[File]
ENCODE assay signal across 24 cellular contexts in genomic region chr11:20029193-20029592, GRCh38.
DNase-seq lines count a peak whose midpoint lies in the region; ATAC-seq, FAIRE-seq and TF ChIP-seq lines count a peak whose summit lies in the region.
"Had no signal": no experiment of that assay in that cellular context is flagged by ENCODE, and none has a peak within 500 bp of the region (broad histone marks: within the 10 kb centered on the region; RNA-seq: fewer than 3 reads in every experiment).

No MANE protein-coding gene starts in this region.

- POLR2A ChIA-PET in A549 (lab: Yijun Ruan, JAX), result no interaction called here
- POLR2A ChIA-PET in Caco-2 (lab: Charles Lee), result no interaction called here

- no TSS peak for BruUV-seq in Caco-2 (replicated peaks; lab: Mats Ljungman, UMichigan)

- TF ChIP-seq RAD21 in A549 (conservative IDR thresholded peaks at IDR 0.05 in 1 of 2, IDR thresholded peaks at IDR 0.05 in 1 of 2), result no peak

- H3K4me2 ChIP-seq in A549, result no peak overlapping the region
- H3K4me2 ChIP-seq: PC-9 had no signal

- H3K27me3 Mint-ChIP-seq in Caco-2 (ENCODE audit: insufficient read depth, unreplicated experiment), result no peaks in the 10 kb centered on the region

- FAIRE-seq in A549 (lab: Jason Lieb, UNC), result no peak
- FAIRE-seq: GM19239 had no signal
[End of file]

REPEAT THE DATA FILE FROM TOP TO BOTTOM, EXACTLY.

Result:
ENCODE assay signal across 24 cellular contexts in genomic region chr11:20029193-20029592, GRCh38.
DNase-seq lines count a peak whose midpoint lies in the region; ATAC-seq, FAIRE-seq and TF ChIP-seq lines count a peak whose summit lies in the region.
"Had no signal": no experiment of that assay in that cellular context is flagged by ENCODE, and none has a peak within 500 bp of the region (broad histone marks: within the 10 kb centered on the region; RNA-seq: fewer than 3 reads in every experiment).

No MANE protein-coding gene starts in this region.

- POLR2A ChIA-PET in A549 (lab: Yijun Ruan, JAX), result no interaction called here
- POLR2A ChIA-PET in Caco-2 (lab: Charles Lee), result no interaction called here

- no TSS peak for BruUV-seq in Caco-2 (replicated peaks; lab: Mats Ljungman, UMichigan)

- TF ChIP-seq RAD21 in A549 (conservative IDR thresholded peaks at IDR 0.05 in 1 of 2, IDR thresholded peaks at IDR 0.05 in 1 of 2), result no peak

- H3K4me2 ChIP-seq in A549, result no peak overlapping the region
- H3K4me2 ChIP-seq: PC-9 had no signal

- H3K27me3 Mint-ChIP-seq in Caco-2 (ENCODE audit: insufficient read depth, unreplicated experiment), result no peaks in the 10 kb centered on the region

- FAIRE-seq in A549 (lab: Jason Lieb, UNC), result no peak
- FAIRE-seq: GM19239 had no signal